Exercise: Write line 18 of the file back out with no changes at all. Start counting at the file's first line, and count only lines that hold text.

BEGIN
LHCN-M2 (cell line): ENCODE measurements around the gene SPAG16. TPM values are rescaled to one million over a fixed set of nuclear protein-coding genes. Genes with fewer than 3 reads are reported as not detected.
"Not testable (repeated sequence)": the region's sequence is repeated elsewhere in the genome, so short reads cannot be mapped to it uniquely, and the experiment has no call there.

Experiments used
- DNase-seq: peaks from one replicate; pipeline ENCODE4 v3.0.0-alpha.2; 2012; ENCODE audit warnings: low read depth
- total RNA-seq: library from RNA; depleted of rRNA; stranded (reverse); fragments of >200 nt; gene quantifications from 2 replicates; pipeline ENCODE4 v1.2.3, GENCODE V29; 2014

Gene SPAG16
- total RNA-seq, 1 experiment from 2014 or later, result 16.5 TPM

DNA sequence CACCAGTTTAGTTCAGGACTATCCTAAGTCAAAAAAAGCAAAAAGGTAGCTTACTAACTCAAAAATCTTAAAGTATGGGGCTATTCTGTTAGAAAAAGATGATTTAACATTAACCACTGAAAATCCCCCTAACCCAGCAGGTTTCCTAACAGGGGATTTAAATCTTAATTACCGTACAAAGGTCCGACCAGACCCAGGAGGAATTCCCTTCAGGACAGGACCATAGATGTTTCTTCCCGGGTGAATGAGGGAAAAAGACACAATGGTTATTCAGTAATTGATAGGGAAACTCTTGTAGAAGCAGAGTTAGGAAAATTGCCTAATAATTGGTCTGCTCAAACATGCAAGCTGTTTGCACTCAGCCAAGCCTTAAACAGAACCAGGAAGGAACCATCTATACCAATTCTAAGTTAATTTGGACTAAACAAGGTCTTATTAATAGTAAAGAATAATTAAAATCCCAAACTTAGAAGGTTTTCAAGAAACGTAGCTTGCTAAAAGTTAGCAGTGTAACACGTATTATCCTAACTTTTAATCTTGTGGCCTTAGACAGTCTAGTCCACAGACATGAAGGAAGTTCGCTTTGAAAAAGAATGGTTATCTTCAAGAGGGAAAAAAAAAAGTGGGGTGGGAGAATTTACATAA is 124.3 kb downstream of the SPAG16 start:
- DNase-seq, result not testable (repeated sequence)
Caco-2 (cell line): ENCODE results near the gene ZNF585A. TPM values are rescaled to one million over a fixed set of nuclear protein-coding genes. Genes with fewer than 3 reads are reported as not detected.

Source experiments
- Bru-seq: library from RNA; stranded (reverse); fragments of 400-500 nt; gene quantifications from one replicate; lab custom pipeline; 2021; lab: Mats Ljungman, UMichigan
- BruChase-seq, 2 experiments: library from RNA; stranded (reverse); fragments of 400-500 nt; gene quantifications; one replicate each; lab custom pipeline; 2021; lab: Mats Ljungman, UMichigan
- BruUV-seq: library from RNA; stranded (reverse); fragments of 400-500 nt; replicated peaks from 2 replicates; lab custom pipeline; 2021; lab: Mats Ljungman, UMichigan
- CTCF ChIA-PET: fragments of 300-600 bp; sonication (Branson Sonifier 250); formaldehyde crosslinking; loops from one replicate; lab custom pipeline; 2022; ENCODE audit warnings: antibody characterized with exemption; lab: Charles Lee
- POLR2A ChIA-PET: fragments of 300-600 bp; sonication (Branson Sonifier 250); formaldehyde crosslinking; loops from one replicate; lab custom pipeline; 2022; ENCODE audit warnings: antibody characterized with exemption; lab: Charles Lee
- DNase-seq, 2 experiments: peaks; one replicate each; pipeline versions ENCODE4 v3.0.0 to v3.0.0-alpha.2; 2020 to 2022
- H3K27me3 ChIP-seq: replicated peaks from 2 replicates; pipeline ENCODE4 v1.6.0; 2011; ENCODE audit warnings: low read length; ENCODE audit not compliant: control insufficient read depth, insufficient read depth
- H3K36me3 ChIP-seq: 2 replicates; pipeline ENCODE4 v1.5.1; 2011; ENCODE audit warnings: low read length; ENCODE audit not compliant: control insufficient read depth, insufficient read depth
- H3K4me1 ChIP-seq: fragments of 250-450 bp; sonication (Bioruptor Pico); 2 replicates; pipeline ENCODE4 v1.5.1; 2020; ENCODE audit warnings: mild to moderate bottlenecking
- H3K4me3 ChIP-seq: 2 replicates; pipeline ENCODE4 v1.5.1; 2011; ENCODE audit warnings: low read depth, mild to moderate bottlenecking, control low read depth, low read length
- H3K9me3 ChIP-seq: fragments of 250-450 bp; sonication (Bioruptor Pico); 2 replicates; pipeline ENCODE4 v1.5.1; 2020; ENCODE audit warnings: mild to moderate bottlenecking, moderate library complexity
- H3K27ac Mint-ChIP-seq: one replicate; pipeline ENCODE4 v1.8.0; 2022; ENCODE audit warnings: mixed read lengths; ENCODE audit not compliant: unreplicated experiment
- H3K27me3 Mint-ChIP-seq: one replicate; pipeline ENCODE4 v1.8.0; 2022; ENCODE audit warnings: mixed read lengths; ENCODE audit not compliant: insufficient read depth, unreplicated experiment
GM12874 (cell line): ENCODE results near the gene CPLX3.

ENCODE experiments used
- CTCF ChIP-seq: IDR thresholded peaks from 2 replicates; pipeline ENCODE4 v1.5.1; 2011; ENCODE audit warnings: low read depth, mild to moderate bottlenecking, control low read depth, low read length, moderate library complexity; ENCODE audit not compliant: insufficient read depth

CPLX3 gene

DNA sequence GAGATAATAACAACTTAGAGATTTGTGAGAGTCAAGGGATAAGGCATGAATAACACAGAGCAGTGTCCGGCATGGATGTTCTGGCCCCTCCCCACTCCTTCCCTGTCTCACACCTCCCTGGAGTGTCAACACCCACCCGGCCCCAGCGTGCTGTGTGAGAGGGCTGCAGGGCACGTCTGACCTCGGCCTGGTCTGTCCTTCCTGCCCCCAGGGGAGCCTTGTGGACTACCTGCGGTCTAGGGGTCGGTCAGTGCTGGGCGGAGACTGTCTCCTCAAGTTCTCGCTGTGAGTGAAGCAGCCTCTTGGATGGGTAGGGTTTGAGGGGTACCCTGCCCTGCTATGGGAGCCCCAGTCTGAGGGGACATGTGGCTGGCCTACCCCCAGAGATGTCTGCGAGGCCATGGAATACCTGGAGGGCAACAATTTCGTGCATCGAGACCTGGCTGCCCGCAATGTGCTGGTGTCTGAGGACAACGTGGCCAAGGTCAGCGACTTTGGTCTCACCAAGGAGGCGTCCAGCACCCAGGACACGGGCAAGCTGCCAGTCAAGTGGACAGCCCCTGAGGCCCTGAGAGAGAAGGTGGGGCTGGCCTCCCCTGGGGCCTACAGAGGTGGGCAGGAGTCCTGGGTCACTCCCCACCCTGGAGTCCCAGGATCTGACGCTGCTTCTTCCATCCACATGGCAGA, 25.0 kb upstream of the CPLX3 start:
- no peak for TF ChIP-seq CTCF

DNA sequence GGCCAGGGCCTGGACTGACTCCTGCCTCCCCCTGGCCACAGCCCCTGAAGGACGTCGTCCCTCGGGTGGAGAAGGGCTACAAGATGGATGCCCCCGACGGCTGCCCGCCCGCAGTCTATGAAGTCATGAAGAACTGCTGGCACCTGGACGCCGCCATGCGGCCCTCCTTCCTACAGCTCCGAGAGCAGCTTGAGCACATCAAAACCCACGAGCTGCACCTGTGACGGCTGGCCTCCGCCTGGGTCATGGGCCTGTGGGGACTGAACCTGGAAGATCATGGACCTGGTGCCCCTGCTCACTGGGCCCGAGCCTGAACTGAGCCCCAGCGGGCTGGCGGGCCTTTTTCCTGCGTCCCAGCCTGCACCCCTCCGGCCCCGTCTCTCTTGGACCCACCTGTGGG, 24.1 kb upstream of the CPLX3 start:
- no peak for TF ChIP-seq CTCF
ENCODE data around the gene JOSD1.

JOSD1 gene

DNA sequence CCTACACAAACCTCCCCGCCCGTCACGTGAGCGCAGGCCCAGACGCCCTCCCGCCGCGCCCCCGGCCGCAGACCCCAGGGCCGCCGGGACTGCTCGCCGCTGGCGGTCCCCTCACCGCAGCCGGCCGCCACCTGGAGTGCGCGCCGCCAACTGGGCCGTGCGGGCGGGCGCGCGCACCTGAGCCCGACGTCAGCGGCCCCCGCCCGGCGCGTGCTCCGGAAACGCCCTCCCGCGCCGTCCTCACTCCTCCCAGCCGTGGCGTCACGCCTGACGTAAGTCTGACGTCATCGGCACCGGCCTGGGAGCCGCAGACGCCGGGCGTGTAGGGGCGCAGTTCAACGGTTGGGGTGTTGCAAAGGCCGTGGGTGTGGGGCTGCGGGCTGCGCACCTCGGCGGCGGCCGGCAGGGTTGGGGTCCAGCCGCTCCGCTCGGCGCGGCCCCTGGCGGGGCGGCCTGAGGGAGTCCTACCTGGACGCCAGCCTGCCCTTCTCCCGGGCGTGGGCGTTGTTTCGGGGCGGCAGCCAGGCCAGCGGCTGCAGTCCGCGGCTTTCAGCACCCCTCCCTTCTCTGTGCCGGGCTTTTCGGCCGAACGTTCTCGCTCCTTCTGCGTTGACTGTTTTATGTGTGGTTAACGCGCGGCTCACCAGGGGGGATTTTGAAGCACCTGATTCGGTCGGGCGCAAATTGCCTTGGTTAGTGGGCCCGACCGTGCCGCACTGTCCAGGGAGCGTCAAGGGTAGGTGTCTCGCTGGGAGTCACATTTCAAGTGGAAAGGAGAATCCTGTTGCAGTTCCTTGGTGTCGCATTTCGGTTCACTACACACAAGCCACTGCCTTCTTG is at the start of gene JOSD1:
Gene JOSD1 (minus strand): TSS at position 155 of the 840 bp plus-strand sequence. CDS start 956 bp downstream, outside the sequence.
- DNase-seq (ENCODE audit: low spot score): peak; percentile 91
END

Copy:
- H3K27me3 ChIP-seq: replicated peaks from 2 replicates; pipeline ENCODE4 v1.6.0; 2011; ENCODE audit warnings: low read length; ENCODE audit not compliant: control insufficient read depth, insufficient read depth